Skip to main content

You are here

Papua New Guinea

Why are we there?

  • Endemic/epidemic disease
  • Healthcare exclusion
  • Sexual violence

Our Work 


  • In July, Médecins Sans Frontières opened a project for the diagnosis and treatment of tuberculosis (TB) in Gulf province.
  • Médecins Sans Frontières started supporting Kerema general hospital this year to improve detection rates for TB. The hospital, including the laboratory, was renovated and a consultation room for suspected TB cases was set up.
  • Teams also began to offer diagnosis and treatment to people living in remote areas, some only accessible by boat.
  • Médecins Sans Frontières and the US technology company Matternet successfully trialled the use of unmanned aerial vehicles for the transportation of sputum samples and results between distant health centres and Kerema hospital.


Sexual, domestic, social and tribal violence

  • Domestic and sexual violence remains a medical humanitarian emergency in Papua New Guinea, with consequences at individual, family and national level.
  • Médecins Sans Frontières is working with the health authorities to provide access to free, good-quality, confidential and integrated medical care for victims. 
  • At the Port Moresby Regional Treatment and Training project, 50,000 people attended awareness sessions outlining the care available to the victims of sexual violence.
  • In Southern Highlands province, the Médecins Sans Frontières team at Tari hospital performed 1,190 major surgical interventions, and also continued to provide medical and psychosocial care for victims of violence.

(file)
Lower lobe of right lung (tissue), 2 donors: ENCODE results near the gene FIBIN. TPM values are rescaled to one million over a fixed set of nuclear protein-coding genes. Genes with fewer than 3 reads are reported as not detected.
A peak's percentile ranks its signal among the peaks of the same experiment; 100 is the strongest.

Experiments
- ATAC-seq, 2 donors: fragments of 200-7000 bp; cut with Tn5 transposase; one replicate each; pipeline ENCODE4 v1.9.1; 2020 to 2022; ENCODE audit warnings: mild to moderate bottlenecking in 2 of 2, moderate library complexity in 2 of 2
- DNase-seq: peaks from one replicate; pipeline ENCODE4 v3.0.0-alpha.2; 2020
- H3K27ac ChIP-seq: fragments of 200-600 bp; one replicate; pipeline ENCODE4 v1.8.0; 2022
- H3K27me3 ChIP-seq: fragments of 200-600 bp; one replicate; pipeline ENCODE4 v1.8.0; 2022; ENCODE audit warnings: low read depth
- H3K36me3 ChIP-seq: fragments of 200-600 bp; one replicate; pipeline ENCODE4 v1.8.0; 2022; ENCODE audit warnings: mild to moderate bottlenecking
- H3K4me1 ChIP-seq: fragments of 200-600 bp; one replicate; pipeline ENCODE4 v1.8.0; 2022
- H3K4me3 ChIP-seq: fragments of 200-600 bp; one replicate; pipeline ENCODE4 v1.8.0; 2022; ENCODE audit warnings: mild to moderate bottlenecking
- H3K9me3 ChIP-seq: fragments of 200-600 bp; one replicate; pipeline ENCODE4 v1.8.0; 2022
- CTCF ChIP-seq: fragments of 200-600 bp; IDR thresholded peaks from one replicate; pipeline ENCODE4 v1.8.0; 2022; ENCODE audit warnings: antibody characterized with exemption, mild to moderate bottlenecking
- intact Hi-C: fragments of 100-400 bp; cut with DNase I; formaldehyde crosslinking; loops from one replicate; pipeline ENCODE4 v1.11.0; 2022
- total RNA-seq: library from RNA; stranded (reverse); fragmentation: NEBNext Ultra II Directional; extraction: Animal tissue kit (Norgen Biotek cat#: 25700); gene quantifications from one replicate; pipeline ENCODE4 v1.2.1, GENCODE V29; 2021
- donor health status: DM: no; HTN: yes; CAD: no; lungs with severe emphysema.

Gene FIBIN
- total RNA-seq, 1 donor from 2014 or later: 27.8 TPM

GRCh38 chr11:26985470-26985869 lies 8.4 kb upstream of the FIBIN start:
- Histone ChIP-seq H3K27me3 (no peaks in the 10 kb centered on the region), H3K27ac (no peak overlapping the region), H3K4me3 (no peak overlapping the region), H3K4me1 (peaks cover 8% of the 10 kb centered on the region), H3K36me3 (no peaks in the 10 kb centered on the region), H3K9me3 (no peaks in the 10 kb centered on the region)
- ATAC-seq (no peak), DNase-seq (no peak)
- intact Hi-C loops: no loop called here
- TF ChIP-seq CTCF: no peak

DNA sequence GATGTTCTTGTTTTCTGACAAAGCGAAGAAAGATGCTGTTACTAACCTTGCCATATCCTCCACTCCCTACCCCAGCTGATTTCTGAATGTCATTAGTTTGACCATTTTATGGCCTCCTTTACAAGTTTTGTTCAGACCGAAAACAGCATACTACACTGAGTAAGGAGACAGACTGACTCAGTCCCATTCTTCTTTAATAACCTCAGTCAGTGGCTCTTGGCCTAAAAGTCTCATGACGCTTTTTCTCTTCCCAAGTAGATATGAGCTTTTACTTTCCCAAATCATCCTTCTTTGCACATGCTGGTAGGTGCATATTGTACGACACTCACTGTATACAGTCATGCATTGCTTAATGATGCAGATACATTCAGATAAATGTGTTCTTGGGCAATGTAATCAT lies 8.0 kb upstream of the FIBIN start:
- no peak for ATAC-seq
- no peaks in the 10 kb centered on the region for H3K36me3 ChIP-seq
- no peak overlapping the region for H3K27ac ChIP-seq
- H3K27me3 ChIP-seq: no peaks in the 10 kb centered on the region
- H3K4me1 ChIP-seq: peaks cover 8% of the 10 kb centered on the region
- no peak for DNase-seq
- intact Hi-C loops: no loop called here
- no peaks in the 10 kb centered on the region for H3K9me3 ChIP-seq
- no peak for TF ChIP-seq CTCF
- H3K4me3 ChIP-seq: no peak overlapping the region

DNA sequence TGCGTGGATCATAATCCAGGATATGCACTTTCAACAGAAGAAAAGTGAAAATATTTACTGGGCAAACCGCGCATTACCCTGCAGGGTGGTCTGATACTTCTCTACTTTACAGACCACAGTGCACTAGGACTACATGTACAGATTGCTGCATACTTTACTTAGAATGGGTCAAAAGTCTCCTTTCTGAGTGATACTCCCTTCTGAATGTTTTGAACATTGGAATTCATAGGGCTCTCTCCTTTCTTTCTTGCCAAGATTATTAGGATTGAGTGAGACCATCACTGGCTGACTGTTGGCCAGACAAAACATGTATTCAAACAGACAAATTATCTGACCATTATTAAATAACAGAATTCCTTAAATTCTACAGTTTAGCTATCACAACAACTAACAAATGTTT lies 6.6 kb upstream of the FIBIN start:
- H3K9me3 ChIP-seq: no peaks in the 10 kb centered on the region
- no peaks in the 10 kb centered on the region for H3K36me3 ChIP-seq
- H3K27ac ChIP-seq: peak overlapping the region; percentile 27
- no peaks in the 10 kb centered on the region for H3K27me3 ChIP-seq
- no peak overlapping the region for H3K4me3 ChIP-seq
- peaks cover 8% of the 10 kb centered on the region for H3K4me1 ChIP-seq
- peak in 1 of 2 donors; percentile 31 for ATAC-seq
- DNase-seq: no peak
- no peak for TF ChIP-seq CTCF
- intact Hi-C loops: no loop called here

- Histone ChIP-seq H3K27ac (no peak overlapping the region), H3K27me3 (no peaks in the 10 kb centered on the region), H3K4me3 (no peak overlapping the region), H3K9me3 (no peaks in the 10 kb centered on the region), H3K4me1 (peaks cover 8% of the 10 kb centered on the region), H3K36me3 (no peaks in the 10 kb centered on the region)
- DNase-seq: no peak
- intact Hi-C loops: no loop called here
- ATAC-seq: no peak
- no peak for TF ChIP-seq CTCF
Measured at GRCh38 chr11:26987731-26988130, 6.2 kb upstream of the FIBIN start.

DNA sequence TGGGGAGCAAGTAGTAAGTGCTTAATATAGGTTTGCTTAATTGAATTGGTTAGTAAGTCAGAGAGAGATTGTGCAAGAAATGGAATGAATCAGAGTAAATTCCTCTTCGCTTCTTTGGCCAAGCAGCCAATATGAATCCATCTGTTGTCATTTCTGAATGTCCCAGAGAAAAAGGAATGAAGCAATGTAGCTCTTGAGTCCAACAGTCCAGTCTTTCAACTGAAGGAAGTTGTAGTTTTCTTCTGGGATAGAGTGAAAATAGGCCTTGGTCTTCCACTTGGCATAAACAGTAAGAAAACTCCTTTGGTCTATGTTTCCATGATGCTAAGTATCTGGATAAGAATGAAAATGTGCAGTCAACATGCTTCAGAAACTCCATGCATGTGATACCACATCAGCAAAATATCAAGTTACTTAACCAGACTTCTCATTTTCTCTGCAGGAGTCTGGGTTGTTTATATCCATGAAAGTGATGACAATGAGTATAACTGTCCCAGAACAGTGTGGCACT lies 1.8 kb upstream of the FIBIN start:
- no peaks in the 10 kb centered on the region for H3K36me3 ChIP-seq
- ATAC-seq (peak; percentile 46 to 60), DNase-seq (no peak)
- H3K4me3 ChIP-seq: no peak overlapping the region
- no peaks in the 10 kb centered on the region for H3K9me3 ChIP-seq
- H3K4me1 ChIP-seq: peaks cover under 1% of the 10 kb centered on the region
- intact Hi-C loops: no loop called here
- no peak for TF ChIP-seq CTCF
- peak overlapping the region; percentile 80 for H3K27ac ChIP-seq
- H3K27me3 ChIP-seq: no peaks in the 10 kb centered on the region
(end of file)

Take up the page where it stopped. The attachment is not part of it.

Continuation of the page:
• In June, Médecins Sans Frontières handed over its maternal and child health project in Buin to the provincial health authorities.


Emergency intervention in the Solomon Islands

  • In April, the Solomon Islands were hit by flash floods and landslides. Approximately 10,000 people in the capital Honiara were made homeless, and bridges, roads and some health centres were destroyed.
  • Médecins Sans Frontières set up mobile clinics in the temporary shelters, and carried out medical consultations. The teams also offered mental health sessions, training in psychological first aid and monitored potential disease outbreaks.
  • Médecins Sans Frontières implemented a programme raising awareness of sexual violence, which had been planned before the floods occurred. The provision of relevant services in Honiara and Guadalcanal province were also increased. 


For the latest news on where we work visit:

Médecins Sans Frontières first worked in the country in 1992 and at the end of 2014, Médecins Sans Frontières had 219 staff in Papua New Guinea.